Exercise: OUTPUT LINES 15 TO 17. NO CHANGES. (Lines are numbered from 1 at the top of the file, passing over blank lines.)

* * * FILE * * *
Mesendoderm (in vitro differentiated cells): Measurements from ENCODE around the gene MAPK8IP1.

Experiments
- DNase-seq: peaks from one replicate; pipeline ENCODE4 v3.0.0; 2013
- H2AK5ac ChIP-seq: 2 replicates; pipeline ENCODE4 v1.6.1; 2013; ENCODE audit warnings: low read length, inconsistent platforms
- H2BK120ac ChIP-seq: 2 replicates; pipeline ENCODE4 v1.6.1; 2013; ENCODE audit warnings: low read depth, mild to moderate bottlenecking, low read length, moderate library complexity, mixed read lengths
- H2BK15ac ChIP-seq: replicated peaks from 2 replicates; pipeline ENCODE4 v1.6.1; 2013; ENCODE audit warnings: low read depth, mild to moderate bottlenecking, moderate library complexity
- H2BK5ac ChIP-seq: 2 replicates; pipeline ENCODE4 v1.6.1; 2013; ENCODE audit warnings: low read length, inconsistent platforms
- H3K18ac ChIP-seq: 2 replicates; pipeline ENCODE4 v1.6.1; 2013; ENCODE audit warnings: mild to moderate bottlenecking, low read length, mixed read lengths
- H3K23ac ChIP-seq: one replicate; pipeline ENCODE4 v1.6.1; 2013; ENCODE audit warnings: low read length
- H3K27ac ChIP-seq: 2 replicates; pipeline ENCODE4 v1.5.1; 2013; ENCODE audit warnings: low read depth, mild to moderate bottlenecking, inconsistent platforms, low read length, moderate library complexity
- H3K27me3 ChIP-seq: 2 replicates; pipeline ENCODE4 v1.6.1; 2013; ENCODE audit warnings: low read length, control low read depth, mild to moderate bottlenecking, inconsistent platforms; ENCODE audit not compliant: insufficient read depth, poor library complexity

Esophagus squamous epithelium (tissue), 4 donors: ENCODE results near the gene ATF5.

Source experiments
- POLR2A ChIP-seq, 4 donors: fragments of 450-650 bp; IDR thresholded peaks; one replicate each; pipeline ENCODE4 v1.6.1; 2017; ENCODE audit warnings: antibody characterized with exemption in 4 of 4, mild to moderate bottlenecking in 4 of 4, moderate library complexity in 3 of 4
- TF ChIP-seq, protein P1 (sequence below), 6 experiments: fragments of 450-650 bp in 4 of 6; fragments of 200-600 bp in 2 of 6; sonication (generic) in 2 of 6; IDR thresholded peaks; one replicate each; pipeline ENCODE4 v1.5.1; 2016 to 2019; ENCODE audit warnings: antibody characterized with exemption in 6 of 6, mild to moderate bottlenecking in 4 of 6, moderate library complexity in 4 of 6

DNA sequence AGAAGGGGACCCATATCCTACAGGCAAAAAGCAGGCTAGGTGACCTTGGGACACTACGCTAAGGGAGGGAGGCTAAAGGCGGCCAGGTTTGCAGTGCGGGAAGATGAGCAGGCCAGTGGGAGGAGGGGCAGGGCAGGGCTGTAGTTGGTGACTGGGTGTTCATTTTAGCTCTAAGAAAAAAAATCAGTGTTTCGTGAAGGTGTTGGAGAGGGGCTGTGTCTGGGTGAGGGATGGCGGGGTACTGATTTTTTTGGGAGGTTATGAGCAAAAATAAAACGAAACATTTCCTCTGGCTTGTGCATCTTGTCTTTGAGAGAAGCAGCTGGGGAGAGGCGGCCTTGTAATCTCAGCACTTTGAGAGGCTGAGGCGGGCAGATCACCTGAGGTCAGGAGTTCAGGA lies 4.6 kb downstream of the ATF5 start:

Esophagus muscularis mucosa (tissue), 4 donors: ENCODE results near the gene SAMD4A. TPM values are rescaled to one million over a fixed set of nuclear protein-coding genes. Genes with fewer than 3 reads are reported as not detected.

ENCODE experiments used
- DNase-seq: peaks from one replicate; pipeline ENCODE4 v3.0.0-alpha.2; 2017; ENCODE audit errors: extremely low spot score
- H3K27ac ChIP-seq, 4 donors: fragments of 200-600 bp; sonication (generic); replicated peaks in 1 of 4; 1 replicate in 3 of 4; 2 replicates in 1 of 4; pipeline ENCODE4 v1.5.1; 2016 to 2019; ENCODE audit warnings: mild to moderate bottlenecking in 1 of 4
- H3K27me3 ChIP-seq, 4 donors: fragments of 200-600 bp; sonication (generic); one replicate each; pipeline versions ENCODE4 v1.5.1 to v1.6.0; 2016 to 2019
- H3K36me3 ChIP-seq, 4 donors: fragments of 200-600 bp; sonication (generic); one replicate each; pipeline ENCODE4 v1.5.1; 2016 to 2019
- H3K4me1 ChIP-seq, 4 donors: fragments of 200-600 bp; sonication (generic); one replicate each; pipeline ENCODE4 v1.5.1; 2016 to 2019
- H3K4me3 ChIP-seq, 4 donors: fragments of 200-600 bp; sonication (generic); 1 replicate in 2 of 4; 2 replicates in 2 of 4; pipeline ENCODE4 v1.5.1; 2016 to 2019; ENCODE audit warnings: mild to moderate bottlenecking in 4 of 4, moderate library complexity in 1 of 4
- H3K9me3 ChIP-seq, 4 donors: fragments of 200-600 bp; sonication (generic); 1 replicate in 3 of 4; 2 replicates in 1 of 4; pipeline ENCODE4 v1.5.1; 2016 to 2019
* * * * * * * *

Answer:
- TF ChIP-seq, protein P1 (sequence below), 6 experiments: fragments of 450-650 bp in 4 of 6; fragments of 200-600 bp in 2 of 6; sonication (generic) in 2 of 6; IDR thresholded peaks; one replicate each; pipeline ENCODE4 v1.5.1; 2016 to 2019; ENCODE audit warnings: antibody characterized with exemption in 6 of 6, mild to moderate bottlenecking in 4 of 6, moderate library complexity in 4 of 6

DNA sequence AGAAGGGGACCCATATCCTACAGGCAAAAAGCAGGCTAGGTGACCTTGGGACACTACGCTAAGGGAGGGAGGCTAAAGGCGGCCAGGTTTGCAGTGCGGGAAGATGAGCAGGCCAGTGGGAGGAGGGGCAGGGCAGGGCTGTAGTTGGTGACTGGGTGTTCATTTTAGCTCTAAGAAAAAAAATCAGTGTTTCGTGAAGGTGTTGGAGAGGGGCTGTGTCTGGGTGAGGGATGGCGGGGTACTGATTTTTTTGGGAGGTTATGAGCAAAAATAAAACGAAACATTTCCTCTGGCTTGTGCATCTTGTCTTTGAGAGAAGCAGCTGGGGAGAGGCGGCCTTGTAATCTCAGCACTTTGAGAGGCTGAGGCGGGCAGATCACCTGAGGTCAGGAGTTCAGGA lies 4.6 kb downstream of the ATF5 start:

Esophagus muscularis mucosa (tissue), 4 donors: ENCODE results near the gene SAMD4A. TPM values are rescaled to one million over a fixed set of nuclear protein-coding genes. Genes with fewer than 3 reads are reported as not detected.